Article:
Why I Chose to Be a Counselor
Updated: Sep 27, 2019
I aspire to benefit the lives of individuals, couples, families, organizations and counseling students. I believe that the most efficient way for doing so is through education and application of the vast variety of counseling theories that exist today, as well as continually re-examining what exists in an open-minded and critical manner.
My life changed for the better through my own psychotherapy as well going through different rigorous programs such as the Contemplative Counseling master’s program at Naropa University, the Marriage and Family Therapy training at Denver Family Institute, the Doctoral coursework at Argosy, as well as additional counseling training.
These programs affected me in many ways. First and foremost, I had to take an honest look at myself and my own biases and beliefs. The process of personal inquiry helped to become a better counselor and a better human being in general. Second, I learned how to help others through counseling, which I believe is my calling. These programs both empowered me and challenged me to examine the intention behind what I am doing clinically. There is an essential balance between the ability to improvise and using evidence-based psychotherapy modalities. If I am too rigid in using a specific model, I might totally miss my clients’ needs by trying to fit them into my worldview. If I am trusting my intuition too much and trying to reinvent the wheel by completely ignoring the existing research and decades of work done by others before me, I might be doing a disservice to my clients by learning on them by trial and error.
I take helping others very seriously. As a clinician, clients trust me with their lives’ challenges and expect me to assist them in navigating these. Therefore, it is my duty and obligation to be as educated and as efficient as possible. I believe that a doctoral level education in Counseling Education and Supervision prepares me even better to be equipped in helping my clients by integrating and learning from the large body of theories, practices, and research that is out there.
I want to have a wide positive ripple effect as possible. I understand that my time is limited, and there a finite amount of time that can I devote to working with clients directly. By teaching counseling, supervising other counselors and writing about psychology and psychotherapy, I aspire to create a positive impact on the lives of others, through other counselors, whether it’s individual therapy, couples therapy, family therapy, or even business coaching.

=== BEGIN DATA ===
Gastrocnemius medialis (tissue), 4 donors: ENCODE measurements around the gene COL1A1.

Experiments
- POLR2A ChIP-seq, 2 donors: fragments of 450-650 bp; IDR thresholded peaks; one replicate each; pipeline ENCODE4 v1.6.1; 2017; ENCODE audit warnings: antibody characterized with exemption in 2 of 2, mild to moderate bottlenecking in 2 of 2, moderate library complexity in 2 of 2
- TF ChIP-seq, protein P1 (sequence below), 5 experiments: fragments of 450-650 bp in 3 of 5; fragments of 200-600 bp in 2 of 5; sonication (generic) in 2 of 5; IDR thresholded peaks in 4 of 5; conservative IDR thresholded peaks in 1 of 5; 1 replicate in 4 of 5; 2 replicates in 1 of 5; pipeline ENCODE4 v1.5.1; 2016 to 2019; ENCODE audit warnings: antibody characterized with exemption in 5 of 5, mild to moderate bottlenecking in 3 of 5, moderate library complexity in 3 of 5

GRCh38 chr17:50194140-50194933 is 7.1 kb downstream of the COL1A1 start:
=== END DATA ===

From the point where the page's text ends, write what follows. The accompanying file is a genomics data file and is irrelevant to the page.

A significant part of doctoral education is research. I believe that research is an incredible resource that should be used by counselors regularly. One of the most important things that I learned from John Gottman, one of my most important teachers in couples therapy, was that psychotherapy cannot be just evidence-based, it also needs to be results-based. Even if there is a change in the clients’ lives after a few months of specific psychotherapy and the change is consistent with other clients, but is minimal, that it is not really helpful. The positive change that needs to happen in counseling should be significant; This is why clients go to therapy, that is why they pay with their time, money, and energy. The only way to make sure that it happens is to examine assumptions, theories and counseling modalities continuously. My goal as a doctoral student is to take part in this crucial process, both through learning from what exists, and also by contributing new research material, synthesizing what already exists, critically examining what feels not complete or outdated, and proposing entirely new ideas.
Sasha Raskin, MA, is an international #1 bestselling co-author , the founder and CEO of Go New , a transformational education program, a life, and business coach and a psychotherapist in Boulder, CO. He is working on a P.h.D in Counseling Education and Supervision and is an adjunct faculty at the Contemplative Counseling master’s program at Naropa University, from which he also graduated. Sasha has been in the mental health field for more than 10 years, worked with youth at risk, recovery, mental health hospitals, and coached individuals, couples, families, startups, and groups. He has created mindfulness stress reduction and music therapy programs within different organizations. Whether it’s in person or via phone/video calls, Sasha uses cutting-edge, research-based techniques to help his clients around the world to thrive.
As a coach Sasha Raskin provides individual and group coaching in Boulder, Colorado, and worldwide via video and phone calls, drawing from over ten years of experience. His services include: life coaching, business coaching, career coaching, ADD / ADHD coaching, leadership coaching, and executive coaching. Schedule your free 20-minute coaching phone consultation with Sasha Raskin
As a counselor in Boulder, CO, Sasha provides individual counseling in Boulder, CO , family therapy in Boulder, CO, and couples therapy in Boulder, CO, marriage counseling in Boulder, Colorado, and couples intensives / couples retreats, drawing from over ten years of clinical experience. Schedule your free 20-minute psychotherapy phone consultation with Sasha Raskin